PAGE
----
Happy days

L’Officiel Middle East (English) - - Contents - BY LÉA TRICHTER-PARIENTE PHO­TOG­RA­PHY MAXIME LEYVASTRE

An en­gag­ing and al­ready gen­er­a­tional brand, Paul & Joe cel­e­brates its twen­ti­eth an­niver­sary. Here is our meet­ing with its founder, So­phie Mechaly, at her Parisian ap­part­ment.

The meet­ing was set two blocks away from the In­valides. So­phie Mechaly ar­rives, rushed and cheer­ful. She is late ; Held in the of­fice, she had to over­come the Parisian traf­fic. She im­me­di­ately es­tab­lishes this nat­u­ral good hu­mor that is found in each of her creations as she seems to have lost none of the op­ti­mism and en­thu­si­asm of her early days. Born in Paris, Mechaly grew up in the Rive Gauche area, in a lov­ing and dis­creet fam­ily whose main val­ues are hard work and com­mit­ment. After high school, she ma­jors in busi­ness man­age­ment at the univer­sity, only to drop out a few months later. Her mother, pan­icked, finds her an in­tern­ship with Azze­dine Alaïa. “When I ar­rived in the Rue de Bel­lechasse, I was amazed by this great cou­turier, his muses and his creations. I stayed there for a year do­ing dif­fer­ent tasks.. I lost seven pounds hop­ing to be able to get into the clothes! My first pur­chase was an ul­tra-tight body polo shirt. “Mar­ried and al­ready mother of two young chil­dren, she soon launched her own la­bel, Paul & Joe, of­fer­ing a modern, orig­i­nal and col­or­ful mas­cu­line wardrobe, in­spired by the Happy Days TV se­ries. The im­me­di­ate suc­cess is such that her buy­ers urge her to cre­ate a col­lec­tion for women. That was in 1997. Since then, the de­signer con­tin­ues to ex­plore, sea­son after sea­son, the retro-ro­man­tic style that is dear to her and adopted by celebri­ties such as Gwyneth Pal­trow, Ju­lia Roberts, Kate Moss, Alexa Chung, Vanessa Par­adis or, more re­cently, the Duchess of Cam­bridge. Her fond­est mem­ory? Fea­tur­ing her Not­ting Hill store in Woody Allen’s Match Point movie with Scar­lett Jo­hans­son.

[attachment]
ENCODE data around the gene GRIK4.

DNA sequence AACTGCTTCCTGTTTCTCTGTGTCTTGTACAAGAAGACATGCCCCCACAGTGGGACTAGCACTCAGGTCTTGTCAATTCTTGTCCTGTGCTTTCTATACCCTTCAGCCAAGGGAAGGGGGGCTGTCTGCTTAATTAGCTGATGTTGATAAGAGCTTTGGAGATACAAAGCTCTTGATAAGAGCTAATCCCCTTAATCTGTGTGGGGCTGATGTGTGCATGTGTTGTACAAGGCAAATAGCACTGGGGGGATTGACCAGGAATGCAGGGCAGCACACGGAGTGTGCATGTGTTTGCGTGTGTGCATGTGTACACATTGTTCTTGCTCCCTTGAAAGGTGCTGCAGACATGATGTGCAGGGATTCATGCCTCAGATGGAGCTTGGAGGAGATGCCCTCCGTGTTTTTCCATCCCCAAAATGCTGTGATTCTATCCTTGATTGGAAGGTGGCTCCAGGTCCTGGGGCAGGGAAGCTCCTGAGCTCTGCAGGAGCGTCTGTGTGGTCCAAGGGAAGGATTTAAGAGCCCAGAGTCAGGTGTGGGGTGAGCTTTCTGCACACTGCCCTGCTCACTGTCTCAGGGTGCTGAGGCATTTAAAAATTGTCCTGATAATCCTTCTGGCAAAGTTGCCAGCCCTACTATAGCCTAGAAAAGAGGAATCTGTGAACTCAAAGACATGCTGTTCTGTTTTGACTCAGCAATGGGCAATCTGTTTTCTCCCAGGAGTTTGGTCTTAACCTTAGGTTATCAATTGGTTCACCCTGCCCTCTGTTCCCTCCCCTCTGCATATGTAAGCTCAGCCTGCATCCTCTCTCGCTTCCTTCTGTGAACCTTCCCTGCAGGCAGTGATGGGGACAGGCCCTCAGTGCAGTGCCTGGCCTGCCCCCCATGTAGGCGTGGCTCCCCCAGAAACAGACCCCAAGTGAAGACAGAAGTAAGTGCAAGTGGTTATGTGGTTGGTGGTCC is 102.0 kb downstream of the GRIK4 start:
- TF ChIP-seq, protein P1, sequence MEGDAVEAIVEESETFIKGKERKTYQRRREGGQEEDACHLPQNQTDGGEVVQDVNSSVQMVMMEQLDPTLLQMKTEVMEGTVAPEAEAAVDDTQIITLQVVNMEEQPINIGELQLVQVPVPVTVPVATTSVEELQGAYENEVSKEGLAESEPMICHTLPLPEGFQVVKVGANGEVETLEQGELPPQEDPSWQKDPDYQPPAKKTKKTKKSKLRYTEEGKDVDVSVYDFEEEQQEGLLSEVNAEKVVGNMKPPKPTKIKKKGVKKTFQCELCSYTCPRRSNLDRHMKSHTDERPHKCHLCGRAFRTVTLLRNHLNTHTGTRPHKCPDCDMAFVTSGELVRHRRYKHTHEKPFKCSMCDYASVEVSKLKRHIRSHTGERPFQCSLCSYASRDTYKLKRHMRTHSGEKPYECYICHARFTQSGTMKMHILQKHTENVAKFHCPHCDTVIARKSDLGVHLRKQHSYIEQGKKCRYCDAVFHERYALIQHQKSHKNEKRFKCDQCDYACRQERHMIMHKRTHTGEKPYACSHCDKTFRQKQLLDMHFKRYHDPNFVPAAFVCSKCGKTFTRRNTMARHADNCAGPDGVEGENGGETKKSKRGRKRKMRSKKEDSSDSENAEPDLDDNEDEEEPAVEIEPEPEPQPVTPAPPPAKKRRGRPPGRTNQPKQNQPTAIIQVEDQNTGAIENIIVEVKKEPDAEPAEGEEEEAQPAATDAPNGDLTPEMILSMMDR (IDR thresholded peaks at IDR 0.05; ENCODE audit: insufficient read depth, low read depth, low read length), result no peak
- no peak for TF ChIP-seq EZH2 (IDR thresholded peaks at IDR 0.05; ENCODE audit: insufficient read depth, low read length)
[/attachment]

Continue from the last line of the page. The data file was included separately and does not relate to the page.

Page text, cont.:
Per­se­ver­ance and pas­sion Dresses blouses, jump­suits, tops ruf­fles, shirts and mas­cu­line coats are her best-sell­ers. If the at­ti­tude has evolved some­what, the look of the woman Paul & Joe, fem­i­nine, cheer­ful and al­ways chic, has re­mained true to its roots, not flirt­ing with the tem­po­rary ten­den­cies of a sea­son. Her col­lec­tions are a di­rect re­flec­tion of her swing­ing tem­per­a­ment. “I imag­ine looks and sil­hou­ettes for in­de­pen­dent women, spir­ited, free, open and joy­ful.” The char­ac­ter that still in­spires her? Olivia New­tonJohn in Grease. Play­ing on male-fe­male codes, her spring-sum­mer 2017 col­lec­tion is more street and sport than usual, but the Paul & Joe touch, with de­tails of lace, em­broi­dery and other knots, is still there. “I wanted for the sum­mer more over­sized sil­hou­ettes and less girlie.” In the era of fast fash­ion, the chal­lenge of the de­signer is three­fold: “To re­main faith­ful to the sin­gu­lar iden­tity of the brand, to be more creative than ever and to pro­duce high qual­ity pieces.” Re­viv­ing a prac­tice from her be­gin­nings, So­phie of­fers in her shops choices that she calls her “in­vited” brands: “I want to share my fa­vorites with my cus­tomers.” To­gether with her own col­lec­tions, you can find Marie Licht­en­berg em­broi­dered shirts, Pyj Paris pa­ja­mas, Nili Lotan ba­sics, R13 jeans and Camilla El­ph­ick’s shoes. “We will also of­fer a col­lec­tion of bags in col­lab­o­ra­tion with East­pack.”